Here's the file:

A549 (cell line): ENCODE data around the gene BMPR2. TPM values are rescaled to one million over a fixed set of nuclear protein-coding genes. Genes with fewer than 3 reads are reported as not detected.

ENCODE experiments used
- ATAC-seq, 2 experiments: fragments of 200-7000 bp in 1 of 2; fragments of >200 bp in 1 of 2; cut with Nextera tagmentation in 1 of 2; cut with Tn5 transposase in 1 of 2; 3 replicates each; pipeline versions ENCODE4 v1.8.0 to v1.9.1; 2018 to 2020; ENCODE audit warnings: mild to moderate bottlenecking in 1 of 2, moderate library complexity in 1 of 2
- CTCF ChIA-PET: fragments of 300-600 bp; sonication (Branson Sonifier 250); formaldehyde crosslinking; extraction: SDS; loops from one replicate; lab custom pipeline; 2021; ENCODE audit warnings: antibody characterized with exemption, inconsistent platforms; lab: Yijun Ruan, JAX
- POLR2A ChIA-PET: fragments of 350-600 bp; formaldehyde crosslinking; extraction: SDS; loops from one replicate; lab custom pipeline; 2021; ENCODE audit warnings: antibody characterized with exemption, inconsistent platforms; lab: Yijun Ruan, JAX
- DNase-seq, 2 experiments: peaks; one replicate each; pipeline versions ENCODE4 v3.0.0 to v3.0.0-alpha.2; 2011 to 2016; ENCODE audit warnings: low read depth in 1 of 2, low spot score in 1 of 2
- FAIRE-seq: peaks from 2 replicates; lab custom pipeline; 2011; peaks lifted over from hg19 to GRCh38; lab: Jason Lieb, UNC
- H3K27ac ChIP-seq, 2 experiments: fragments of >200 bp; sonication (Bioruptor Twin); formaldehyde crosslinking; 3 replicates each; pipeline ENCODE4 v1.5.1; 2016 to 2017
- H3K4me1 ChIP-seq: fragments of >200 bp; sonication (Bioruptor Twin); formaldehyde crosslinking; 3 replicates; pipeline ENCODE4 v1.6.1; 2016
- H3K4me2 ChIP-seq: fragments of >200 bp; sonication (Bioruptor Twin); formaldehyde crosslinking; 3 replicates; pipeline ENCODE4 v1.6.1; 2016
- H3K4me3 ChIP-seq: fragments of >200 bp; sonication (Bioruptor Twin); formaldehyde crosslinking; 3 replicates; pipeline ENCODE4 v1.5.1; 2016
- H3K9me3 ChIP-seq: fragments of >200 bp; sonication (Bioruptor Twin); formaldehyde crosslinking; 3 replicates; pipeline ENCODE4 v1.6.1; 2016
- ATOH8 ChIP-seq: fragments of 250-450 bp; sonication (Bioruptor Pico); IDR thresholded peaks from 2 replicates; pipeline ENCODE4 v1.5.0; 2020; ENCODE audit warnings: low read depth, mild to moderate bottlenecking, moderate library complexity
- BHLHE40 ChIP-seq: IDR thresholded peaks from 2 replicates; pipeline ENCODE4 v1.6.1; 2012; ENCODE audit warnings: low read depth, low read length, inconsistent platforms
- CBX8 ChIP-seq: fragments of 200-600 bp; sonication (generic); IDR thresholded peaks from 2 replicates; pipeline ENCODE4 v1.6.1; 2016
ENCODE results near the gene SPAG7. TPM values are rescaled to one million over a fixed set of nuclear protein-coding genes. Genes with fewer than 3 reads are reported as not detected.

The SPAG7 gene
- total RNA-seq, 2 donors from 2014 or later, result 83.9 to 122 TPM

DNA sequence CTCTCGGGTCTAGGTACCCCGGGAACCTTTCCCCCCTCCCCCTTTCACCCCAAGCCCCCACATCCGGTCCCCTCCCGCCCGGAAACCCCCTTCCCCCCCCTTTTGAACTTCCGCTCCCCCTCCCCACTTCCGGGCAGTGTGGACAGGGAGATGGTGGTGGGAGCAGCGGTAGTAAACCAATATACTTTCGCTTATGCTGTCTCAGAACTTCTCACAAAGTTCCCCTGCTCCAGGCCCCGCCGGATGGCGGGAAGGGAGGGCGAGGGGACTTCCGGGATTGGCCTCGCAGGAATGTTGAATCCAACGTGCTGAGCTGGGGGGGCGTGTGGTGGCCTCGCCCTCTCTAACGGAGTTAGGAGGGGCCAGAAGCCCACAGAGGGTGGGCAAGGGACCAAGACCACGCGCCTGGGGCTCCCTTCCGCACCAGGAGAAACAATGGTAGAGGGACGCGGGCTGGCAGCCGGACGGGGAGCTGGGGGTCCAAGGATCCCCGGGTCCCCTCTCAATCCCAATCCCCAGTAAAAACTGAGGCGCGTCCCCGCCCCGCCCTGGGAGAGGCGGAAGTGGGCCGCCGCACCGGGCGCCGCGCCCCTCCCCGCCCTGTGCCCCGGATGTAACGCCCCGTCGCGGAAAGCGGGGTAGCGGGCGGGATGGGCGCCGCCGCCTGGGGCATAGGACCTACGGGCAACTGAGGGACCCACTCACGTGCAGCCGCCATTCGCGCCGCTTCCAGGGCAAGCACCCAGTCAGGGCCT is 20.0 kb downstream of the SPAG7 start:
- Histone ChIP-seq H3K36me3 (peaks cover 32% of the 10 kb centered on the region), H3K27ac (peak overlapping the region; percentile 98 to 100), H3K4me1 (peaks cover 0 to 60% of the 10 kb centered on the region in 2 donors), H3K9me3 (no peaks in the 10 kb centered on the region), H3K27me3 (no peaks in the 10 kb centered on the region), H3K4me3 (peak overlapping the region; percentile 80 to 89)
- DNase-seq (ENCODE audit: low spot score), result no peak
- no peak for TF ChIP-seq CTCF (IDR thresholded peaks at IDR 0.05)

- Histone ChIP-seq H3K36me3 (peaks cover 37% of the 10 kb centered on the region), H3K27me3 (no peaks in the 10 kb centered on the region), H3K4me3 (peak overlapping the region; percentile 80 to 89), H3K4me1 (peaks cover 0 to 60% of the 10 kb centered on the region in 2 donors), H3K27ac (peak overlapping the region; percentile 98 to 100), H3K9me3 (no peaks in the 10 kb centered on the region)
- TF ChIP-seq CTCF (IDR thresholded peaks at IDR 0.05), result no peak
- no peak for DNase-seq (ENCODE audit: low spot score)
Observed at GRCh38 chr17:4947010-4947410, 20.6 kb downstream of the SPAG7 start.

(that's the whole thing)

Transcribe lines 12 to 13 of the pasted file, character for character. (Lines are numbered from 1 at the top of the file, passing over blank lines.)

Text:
- H3K9me3 ChIP-seq: fragments of >200 bp; sonication (Bioruptor Twin); formaldehyde crosslinking; 3 replicates; pipeline ENCODE4 v1.6.1; 2016
- ATOH8 ChIP-seq: fragments of 250-450 bp; sonication (Bioruptor Pico); IDR thresholded peaks from 2 replicates; pipeline ENCODE4 v1.5.0; 2020; ENCODE audit warnings: low read depth, mild to moderate bottlenecking, moderate library complexity